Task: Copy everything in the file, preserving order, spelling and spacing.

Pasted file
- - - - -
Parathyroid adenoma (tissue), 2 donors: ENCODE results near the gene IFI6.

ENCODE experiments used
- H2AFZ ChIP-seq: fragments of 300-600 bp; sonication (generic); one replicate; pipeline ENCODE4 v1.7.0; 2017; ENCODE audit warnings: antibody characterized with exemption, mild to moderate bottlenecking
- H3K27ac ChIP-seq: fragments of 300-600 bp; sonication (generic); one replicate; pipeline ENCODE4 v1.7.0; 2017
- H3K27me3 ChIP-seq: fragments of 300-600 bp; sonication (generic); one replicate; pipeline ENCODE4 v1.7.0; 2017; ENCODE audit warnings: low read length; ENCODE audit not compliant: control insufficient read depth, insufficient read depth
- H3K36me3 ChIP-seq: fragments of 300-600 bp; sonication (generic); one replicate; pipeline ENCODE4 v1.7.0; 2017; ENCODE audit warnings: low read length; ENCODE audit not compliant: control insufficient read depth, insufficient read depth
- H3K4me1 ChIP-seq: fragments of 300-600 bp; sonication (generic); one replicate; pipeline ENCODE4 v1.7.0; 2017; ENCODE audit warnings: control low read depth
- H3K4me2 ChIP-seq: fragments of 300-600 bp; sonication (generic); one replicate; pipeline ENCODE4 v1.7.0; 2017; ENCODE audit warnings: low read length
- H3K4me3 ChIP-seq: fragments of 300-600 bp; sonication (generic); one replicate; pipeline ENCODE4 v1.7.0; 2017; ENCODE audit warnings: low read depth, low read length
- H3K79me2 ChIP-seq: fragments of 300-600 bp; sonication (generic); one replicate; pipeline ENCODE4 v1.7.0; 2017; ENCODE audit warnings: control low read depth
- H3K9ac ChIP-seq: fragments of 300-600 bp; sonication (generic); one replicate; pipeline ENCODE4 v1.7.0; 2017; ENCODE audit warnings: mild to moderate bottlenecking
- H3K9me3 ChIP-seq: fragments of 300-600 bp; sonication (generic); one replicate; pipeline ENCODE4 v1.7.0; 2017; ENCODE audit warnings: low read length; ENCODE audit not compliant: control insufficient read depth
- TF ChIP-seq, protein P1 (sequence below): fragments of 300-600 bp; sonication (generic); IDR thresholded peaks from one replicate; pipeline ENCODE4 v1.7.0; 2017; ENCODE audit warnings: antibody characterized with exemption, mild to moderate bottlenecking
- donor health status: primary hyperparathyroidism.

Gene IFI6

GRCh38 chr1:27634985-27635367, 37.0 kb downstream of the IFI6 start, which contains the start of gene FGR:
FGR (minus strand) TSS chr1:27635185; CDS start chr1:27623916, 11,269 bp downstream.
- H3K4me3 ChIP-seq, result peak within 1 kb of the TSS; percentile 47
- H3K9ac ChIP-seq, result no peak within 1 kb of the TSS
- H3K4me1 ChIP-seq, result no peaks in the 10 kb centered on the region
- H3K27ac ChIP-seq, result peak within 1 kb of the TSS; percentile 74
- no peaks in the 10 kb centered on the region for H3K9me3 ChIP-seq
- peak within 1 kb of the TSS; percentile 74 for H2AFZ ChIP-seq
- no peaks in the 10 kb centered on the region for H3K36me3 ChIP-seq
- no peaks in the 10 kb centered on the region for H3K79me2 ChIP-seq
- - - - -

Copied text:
Parathyroid adenoma (tissue), 2 donors: ENCODE results near the gene IFI6.

ENCODE experiments used
- H2AFZ ChIP-seq: fragments of 300-600 bp; sonication (generic); one replicate; pipeline ENCODE4 v1.7.0; 2017; ENCODE audit warnings: antibody characterized with exemption, mild to moderate bottlenecking
- H3K27ac ChIP-seq: fragments of 300-600 bp; sonication (generic); one replicate; pipeline ENCODE4 v1.7.0; 2017
- H3K27me3 ChIP-seq: fragments of 300-600 bp; sonication (generic); one replicate; pipeline ENCODE4 v1.7.0; 2017; ENCODE audit warnings: low read length; ENCODE audit not compliant: control insufficient read depth, insufficient read depth
- H3K36me3 ChIP-seq: fragments of 300-600 bp; sonication (generic); one replicate; pipeline ENCODE4 v1.7.0; 2017; ENCODE audit warnings: low read length; ENCODE audit not compliant: control insufficient read depth, insufficient read depth
- H3K4me1 ChIP-seq: fragments of 300-600 bp; sonication (generic); one replicate; pipeline ENCODE4 v1.7.0; 2017; ENCODE audit warnings: control low read depth
- H3K4me2 ChIP-seq: fragments of 300-600 bp; sonication (generic); one replicate; pipeline ENCODE4 v1.7.0; 2017; ENCODE audit warnings: low read length
- H3K4me3 ChIP-seq: fragments of 300-600 bp; sonication (generic); one replicate; pipeline ENCODE4 v1.7.0; 2017; ENCODE audit warnings: low read depth, low read length
- H3K79me2 ChIP-seq: fragments of 300-600 bp; sonication (generic); one replicate; pipeline ENCODE4 v1.7.0; 2017; ENCODE audit warnings: control low read depth
- H3K9ac ChIP-seq: fragments of 300-600 bp; sonication (generic); one replicate; pipeline ENCODE4 v1.7.0; 2017; ENCODE audit warnings: mild to moderate bottlenecking
- H3K9me3 ChIP-seq: fragments of 300-600 bp; sonication (generic); one replicate; pipeline ENCODE4 v1.7.0; 2017; ENCODE audit warnings: low read length; ENCODE audit not compliant: control insufficient read depth
- TF ChIP-seq, protein P1 (sequence below): fragments of 300-600 bp; sonication (generic); IDR thresholded peaks from one replicate; pipeline ENCODE4 v1.7.0; 2017; ENCODE audit warnings: antibody characterized with exemption, mild to moderate bottlenecking
- donor health status: primary hyperparathyroidism.

Gene IFI6

GRCh38 chr1:27634985-27635367, 37.0 kb downstream of the IFI6 start, which contains the start of gene FGR:
FGR (minus strand) TSS chr1:27635185; CDS start chr1:27623916, 11,269 bp downstream.
- H3K4me3 ChIP-seq, result peak within 1 kb of the TSS; percentile 47
- H3K9ac ChIP-seq, result no peak within 1 kb of the TSS
- H3K4me1 ChIP-seq, result no peaks in the 10 kb centered on the region
- H3K27ac ChIP-seq, result peak within 1 kb of the TSS; percentile 74
- no peaks in the 10 kb centered on the region for H3K9me3 ChIP-seq
- peak within 1 kb of the TSS; percentile 74 for H2AFZ ChIP-seq
- no peaks in the 10 kb centered on the region for H3K36me3 ChIP-seq
- no peaks in the 10 kb centered on the region for H3K79me2 ChIP-seq